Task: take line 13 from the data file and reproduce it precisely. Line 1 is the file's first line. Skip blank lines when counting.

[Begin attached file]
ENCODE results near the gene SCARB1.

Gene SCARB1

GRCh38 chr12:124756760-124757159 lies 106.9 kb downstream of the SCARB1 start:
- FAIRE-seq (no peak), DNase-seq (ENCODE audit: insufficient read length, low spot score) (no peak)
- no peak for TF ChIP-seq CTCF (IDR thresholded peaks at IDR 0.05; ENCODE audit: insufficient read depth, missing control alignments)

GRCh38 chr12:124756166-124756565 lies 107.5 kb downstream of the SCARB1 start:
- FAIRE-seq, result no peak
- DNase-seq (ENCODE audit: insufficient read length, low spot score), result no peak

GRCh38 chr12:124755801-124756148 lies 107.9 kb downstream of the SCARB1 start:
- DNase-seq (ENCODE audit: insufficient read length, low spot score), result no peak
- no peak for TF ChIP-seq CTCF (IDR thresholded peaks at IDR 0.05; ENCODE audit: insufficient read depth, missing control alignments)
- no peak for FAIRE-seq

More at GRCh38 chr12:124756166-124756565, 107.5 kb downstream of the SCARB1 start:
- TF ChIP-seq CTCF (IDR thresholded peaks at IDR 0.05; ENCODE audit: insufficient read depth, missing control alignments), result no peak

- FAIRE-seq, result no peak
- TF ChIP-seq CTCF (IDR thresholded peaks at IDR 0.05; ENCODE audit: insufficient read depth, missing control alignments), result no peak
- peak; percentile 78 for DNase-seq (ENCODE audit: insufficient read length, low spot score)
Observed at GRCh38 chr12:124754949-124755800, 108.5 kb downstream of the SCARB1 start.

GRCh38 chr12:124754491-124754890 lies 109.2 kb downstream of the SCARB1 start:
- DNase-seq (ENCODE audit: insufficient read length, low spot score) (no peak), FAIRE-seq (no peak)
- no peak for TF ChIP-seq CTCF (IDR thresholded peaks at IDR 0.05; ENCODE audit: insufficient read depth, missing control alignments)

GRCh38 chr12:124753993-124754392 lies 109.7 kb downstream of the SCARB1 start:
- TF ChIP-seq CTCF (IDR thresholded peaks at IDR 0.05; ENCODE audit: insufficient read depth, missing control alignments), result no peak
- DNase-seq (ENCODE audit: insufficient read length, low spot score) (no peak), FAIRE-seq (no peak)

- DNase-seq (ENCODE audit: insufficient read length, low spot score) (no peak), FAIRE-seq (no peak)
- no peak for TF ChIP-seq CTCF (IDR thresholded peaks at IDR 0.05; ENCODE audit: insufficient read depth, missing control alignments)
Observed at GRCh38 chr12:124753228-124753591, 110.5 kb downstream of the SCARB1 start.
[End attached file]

More at GRCh38 chr12:124756166-124756565, 107.5 kb downstream of the SCARB1 start: